Once again markets got it right

22 September, 2016

“We trust the economy, yet not enough to tighten monetary policy” this was the message sent by Chair Janet Yellen to markets on Wednesday to explain the motives for keeping rates on hold in September.

Although the monetary policy decision was viewed as dovish which sent equities higher across the board and the dollar lower, the Federal Reserve has never been seen as divided so far this year.

Three out of the ten voting members dissented against the decision, calling for an immediate rate hike, this made the call for a December rate increase much stronger. Although Yellen confirmed that a November meeting is a live one, her body language didn’t really reflect high confidence and neither markets did buy it with only 12% priced in for a move in November.

Key takeaways from the Fed’s decision:

Major changes in statement: “The Committee judges that the case for an increase in the federal funds rate has strengthened but decided, for the time being, to wait for further evidence of continued progress toward its objectives.” A strong signal that a move will come by December.

Dots continue to fall: The “dot plot” used by Federal Reserve members to mark their expectations for the path of interest rates showed 25 basis points increase by end of year, but more interestingly projections were scaled down in 2017 and over the longer run, suggesting a new normal for interest rates. In 2017 expectations are now for two rate hikes instead of three, and to reach 2.9% on the longer run versus 3% in June’s projections.

Growth scaled down: Growth expectations were trimmed by 0.2% in 2016 to 1.8%. Remarkably, the 2% magical number is hard to reach on the longer run too, with medium forecast falling to 1.8% from 2%.

Equities rise, yields slump

Markets received a boost today with Asian and European equities following Wall Street higher after Nasdaq Composite closed at a record high. European bond markets also got a lift with yields dropping across the curve. Yields on German 10 year bonds fell back into negative territory, while UK bonds among the best performers with yields on 10, 15 and 30 years gilts falling more than 7 basis points.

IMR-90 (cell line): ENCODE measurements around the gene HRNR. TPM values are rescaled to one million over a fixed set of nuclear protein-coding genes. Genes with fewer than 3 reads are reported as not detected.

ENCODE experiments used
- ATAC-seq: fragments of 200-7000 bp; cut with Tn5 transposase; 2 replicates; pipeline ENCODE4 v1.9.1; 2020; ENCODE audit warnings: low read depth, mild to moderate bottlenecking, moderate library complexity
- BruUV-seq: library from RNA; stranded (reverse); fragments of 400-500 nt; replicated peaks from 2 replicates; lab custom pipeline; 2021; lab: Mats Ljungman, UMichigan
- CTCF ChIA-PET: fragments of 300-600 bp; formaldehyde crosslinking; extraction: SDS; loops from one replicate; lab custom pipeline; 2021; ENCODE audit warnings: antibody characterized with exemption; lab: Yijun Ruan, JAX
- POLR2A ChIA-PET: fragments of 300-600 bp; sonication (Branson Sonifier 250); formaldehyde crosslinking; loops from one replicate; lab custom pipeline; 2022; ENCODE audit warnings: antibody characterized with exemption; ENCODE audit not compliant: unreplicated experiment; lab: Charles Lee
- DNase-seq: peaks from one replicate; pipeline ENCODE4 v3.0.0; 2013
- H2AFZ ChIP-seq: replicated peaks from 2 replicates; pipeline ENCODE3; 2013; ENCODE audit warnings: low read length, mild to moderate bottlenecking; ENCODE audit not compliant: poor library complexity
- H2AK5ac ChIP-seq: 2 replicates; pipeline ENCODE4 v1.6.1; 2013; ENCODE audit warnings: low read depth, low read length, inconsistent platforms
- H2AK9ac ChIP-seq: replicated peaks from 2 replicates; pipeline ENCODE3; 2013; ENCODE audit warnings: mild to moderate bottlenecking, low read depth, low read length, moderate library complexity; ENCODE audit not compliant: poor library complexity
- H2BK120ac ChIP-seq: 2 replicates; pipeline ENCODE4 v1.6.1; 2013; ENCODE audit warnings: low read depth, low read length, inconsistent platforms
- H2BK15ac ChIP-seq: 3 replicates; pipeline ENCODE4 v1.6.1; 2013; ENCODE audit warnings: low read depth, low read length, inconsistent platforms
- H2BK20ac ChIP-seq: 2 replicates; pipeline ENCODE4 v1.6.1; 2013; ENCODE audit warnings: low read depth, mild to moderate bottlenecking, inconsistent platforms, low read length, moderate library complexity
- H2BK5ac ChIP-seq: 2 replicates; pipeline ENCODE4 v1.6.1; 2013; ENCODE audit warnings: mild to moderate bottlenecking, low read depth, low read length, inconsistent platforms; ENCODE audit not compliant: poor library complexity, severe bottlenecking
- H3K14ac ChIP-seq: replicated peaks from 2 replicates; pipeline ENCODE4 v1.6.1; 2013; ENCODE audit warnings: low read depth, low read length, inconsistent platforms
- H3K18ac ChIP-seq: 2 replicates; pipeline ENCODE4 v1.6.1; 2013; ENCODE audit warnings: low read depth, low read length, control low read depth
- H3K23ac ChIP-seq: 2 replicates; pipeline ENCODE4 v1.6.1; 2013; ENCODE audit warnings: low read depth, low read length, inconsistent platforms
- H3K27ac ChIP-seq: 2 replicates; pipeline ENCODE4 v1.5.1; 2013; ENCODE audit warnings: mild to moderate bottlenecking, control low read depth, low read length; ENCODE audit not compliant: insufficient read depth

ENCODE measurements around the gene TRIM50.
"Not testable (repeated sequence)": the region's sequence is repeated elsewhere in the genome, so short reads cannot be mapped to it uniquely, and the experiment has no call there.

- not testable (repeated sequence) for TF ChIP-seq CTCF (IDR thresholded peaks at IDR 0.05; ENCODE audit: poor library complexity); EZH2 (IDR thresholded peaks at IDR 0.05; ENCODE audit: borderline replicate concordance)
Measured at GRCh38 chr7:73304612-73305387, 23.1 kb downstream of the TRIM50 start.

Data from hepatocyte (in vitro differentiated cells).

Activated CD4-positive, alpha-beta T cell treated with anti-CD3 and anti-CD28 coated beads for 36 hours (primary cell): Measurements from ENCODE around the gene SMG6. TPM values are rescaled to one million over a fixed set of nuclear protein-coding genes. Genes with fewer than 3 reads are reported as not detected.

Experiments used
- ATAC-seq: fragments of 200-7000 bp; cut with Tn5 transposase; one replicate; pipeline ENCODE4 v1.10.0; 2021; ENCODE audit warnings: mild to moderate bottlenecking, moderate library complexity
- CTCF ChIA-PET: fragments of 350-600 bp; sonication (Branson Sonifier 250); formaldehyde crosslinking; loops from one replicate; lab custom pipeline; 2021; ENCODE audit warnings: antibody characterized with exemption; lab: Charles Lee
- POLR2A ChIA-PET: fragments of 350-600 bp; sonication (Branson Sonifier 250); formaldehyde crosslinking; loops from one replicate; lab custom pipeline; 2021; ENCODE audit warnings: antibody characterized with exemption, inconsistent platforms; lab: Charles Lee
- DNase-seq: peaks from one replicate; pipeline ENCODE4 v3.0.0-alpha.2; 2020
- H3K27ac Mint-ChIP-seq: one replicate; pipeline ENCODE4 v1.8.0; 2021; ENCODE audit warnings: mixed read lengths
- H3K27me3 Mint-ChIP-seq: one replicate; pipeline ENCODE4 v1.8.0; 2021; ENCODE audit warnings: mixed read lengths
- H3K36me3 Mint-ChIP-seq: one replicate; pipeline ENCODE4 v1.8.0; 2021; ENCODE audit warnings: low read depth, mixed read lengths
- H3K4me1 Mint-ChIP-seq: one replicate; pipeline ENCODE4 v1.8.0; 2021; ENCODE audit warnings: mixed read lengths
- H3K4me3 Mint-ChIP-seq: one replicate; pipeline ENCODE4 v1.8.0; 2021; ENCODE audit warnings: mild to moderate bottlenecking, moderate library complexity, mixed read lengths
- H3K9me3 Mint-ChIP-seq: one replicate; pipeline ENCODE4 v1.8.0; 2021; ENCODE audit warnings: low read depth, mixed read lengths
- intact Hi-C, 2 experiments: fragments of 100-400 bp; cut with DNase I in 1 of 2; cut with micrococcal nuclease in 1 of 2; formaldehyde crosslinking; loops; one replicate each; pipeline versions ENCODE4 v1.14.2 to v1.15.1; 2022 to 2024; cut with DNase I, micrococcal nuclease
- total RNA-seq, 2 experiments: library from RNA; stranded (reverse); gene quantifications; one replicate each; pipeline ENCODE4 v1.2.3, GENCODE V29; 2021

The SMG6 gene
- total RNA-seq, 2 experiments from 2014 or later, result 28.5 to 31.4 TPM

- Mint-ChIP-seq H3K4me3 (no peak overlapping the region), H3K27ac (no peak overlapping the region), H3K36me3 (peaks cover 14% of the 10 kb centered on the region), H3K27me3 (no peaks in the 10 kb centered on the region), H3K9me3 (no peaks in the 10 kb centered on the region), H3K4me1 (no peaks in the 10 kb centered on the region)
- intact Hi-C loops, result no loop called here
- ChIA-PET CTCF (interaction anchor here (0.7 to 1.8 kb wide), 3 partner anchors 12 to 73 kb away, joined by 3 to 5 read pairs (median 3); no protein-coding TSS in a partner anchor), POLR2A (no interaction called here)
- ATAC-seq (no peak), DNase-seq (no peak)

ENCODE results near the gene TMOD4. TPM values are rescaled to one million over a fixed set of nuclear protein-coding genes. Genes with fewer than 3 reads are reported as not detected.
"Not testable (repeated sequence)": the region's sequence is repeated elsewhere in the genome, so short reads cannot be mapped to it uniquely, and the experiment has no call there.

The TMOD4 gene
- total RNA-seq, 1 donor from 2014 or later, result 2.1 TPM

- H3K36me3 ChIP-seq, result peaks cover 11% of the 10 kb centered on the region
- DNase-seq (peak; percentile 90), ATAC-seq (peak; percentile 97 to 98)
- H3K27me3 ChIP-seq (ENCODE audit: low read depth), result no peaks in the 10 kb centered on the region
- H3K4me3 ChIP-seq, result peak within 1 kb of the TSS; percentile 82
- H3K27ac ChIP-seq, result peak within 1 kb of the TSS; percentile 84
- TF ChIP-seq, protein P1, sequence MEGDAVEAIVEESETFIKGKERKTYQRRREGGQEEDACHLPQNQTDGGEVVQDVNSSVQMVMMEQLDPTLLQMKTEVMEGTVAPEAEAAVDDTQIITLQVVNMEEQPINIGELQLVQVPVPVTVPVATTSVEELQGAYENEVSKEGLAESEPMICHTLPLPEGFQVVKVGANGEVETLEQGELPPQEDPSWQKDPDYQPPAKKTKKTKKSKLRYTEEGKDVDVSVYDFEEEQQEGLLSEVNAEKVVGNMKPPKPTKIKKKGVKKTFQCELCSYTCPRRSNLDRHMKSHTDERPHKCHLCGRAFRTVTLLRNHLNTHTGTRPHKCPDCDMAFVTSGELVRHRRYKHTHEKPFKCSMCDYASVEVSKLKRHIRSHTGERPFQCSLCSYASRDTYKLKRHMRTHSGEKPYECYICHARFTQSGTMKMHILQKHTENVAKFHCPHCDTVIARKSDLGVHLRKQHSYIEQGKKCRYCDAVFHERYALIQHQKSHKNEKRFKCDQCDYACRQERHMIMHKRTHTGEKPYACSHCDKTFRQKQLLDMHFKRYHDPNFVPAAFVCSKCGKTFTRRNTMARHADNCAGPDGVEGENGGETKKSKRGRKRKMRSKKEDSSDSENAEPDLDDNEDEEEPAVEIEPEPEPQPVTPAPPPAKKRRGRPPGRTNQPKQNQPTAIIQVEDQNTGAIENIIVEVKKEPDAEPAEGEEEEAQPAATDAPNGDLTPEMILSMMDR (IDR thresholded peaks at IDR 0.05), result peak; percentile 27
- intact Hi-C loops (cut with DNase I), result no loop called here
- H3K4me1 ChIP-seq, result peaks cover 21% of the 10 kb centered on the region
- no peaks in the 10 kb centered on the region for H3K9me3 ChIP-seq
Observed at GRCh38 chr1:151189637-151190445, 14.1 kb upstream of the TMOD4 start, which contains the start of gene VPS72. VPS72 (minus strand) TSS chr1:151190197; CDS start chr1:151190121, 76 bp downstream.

Source link  
Powell gives green light to interest rate cut

The S&P 500 reached a new milestone high on Wednesday breaking above 3000 for the first time ever as Fed Chair Jerome Powell...

Powell primes markets for July Fed rate cut

Fed chair Jerome Powell's latest dovish comments have removed market doubts over a US interest rate cut in July. Such signals have translated into...

Euro barely blinks on election results

The Euro has opened the new trading week marginally higher against the Greenback following initial results from the Parliamentary elections in Europe...


More bad news for Sterling as EURGBP

Backlash - that would be the word used to sum up the investor reaction from the latest attempt by UK Prime Minister Theresa May to push forward her...

EURJPY sinks to flash crash levels

A wave of risk aversion engulfed global equity and foreign exchange markets on Thursday after Donald Trump accused China of breaking...

US corporate earnings to drive global stock markets

Asian stocks, excluding Japan, are mixed on Monday, even after US stocks posted new record highs following the United States GDP report released at...


Mixed US corporate earnings reaction

Asian equities fluctuated mostly into the red on Friday, following the trend seen in their US counterparts on Thursday. As the latest US corporate earnings...

Brexit stalemate deepens

The drama, confusion and sheer uncertainty over Brexit intensified yesterday evening, after British MPs rejected all eight options aimed at...

Brexit chaos deepens

The British Pound fell yesterday afternoon, after the House of Commons Speaker John Bercow essentially banned Theresa May's Brexit deal from getting a third vote.

  


Share it on:   or